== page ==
Unclassifiable in his eclectic studies, neither conceptual nor post-modern, the painting of Cuban Angel Ramirez has the rare quality of provoking in the viewer that pleasant disorder in which reflection, sensuality and a perfect sense of humor seem to displace the purely pictorial language to put us in a world ruled by narrativeness.
Since the speculations sui generis of Acosta Leon, no intellectualization and symbiosis of such a level have appeared in Cuban painting. Because here formulation of a metanarrative (like in the case of our “conceptualists”) doesn’t matter. What this work offer is rather a wise combination of elements originating in literature, plastic art and even handicraft, which results in a suggestive synthesis coupled with eagerness to narrate that is strongly connected with the artist’s social and ethical concerns, which are identical. It is there that we must seek a geographic root, besides such easy-to-find characteristics of “Cubanness” as baroque exuberance and brilliant coloring. In this playful irony, this inclination toward the search for narratives in an immediate reality to censure it in the calmest irreverence, joking is present. And it is this conduct, this form of taking up his surroundings and in these psychosocial traits that we discover the Cubanness of this painter of tropical St. Georges. Here is an artist who has discovered the secret of saying much with little, wisely assuming that true art always lies beyond the resources with which the artist creates.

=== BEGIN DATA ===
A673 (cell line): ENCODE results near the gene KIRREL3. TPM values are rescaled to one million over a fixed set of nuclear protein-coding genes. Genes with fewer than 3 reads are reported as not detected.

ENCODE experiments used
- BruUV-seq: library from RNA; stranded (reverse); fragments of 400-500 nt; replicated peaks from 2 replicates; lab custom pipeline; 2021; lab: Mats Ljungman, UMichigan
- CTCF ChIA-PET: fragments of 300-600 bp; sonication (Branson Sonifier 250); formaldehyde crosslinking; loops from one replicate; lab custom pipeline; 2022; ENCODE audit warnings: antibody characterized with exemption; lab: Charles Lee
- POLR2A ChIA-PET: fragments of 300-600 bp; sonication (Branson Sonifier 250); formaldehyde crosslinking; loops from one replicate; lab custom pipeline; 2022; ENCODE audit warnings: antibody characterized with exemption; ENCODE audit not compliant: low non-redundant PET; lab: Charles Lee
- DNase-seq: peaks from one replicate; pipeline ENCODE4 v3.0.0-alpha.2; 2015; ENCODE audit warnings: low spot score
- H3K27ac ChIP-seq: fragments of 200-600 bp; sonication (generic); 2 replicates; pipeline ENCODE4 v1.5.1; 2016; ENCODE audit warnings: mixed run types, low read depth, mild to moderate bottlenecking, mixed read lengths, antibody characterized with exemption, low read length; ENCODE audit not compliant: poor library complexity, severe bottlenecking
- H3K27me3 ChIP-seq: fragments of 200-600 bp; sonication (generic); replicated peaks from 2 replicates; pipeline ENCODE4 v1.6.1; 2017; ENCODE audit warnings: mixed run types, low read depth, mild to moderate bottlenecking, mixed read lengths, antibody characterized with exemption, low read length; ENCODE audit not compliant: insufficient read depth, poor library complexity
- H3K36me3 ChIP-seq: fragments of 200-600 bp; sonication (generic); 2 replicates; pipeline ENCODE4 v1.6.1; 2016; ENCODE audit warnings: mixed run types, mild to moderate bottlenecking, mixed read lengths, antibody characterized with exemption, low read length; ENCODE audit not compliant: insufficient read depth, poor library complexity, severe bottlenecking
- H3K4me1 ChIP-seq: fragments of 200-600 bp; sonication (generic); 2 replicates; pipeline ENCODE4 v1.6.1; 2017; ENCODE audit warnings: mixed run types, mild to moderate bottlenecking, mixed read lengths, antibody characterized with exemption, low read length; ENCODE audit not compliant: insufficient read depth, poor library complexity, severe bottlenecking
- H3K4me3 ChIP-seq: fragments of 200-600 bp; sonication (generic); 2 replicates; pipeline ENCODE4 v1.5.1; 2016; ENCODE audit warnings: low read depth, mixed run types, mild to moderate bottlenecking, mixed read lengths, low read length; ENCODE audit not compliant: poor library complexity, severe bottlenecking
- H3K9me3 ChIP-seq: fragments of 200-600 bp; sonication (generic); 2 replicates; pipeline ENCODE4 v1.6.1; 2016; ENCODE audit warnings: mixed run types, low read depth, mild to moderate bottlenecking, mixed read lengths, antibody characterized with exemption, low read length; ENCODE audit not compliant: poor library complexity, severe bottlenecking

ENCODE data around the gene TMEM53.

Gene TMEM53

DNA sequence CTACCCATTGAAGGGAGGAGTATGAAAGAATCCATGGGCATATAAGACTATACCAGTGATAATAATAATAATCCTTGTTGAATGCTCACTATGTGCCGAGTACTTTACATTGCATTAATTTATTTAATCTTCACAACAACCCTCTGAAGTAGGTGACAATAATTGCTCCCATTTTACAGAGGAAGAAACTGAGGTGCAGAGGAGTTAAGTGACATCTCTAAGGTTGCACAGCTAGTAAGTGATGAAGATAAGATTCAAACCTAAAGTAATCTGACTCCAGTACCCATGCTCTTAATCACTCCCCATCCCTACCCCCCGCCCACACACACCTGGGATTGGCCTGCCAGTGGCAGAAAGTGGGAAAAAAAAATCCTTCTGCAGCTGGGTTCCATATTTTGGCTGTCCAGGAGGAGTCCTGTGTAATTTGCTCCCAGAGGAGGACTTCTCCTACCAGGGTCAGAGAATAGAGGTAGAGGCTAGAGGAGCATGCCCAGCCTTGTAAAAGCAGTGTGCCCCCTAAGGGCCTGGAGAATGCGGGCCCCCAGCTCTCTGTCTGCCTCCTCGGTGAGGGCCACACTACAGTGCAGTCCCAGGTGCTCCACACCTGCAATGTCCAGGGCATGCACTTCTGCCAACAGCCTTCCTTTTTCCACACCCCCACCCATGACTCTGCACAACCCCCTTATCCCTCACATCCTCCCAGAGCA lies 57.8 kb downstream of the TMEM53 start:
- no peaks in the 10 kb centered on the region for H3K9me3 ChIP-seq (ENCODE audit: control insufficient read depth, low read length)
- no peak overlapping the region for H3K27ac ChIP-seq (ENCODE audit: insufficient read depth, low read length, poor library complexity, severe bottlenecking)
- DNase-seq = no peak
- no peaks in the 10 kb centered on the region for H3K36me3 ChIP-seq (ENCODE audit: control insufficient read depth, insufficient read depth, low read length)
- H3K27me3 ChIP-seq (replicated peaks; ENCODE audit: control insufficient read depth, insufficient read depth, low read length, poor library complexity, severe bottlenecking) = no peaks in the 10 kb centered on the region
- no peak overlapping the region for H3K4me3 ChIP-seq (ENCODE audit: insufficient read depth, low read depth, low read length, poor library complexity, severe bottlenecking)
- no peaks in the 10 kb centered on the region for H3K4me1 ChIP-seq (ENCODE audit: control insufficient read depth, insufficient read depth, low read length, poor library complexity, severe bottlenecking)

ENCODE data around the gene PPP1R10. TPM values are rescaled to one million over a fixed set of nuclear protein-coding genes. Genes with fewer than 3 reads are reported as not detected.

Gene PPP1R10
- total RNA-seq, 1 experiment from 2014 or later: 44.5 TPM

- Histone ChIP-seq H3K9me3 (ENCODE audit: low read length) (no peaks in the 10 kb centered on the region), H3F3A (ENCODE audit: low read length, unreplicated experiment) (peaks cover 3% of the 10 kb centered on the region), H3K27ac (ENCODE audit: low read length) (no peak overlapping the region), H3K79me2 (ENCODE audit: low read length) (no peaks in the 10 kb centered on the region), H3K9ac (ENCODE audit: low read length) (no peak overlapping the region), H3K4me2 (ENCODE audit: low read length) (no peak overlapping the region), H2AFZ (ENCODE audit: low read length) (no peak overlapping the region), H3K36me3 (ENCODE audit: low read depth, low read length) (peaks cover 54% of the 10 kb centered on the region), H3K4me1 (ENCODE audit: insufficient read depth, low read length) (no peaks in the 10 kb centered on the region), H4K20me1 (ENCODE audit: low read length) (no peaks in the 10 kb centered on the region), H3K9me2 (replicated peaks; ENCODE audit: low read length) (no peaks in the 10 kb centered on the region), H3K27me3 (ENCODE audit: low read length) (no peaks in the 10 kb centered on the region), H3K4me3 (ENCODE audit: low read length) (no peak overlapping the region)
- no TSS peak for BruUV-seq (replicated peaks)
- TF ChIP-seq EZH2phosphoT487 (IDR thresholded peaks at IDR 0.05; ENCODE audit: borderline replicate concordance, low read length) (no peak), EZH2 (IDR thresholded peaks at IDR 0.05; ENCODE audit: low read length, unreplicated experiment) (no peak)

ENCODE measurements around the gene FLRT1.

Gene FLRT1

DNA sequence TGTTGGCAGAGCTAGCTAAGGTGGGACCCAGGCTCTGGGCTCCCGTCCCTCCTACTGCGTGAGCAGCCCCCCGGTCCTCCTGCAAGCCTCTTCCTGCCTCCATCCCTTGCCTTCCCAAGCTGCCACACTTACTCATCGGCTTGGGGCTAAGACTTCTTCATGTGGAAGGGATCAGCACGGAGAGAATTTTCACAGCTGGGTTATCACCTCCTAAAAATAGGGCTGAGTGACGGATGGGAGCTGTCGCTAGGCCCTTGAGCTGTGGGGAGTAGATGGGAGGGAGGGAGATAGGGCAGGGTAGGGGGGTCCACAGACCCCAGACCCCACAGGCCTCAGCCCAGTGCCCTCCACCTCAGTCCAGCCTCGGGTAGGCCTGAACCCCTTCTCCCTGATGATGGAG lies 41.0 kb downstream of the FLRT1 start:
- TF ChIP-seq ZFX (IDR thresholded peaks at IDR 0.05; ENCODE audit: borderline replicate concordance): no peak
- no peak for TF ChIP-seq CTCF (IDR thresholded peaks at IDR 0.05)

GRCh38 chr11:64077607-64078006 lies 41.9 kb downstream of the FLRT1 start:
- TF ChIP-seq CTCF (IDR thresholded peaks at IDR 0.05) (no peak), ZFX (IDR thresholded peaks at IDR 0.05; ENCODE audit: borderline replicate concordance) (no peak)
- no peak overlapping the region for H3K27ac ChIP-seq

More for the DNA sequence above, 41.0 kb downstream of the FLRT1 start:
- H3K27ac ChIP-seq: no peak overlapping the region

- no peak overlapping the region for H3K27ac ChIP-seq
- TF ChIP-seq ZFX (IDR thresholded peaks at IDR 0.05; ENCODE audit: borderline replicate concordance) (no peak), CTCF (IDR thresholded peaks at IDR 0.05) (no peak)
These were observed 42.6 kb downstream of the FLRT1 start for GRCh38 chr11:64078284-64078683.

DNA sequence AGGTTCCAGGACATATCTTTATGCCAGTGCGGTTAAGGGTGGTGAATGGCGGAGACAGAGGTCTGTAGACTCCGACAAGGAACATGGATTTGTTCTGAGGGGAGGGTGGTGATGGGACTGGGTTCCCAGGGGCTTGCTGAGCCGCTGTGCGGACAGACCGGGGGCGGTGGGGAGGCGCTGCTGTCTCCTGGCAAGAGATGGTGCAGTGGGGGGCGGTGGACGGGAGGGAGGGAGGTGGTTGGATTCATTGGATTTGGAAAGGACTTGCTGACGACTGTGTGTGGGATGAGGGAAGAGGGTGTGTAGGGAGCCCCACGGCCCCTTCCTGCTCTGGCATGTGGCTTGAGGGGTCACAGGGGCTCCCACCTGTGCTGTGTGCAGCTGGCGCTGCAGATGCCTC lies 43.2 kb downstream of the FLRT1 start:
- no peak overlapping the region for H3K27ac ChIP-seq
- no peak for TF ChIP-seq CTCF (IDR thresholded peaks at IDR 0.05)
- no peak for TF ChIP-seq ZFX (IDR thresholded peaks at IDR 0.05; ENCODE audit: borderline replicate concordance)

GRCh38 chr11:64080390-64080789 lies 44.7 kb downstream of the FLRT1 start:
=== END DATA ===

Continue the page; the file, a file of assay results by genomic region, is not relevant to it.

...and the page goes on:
Marylin Bobes, Miguel Barnet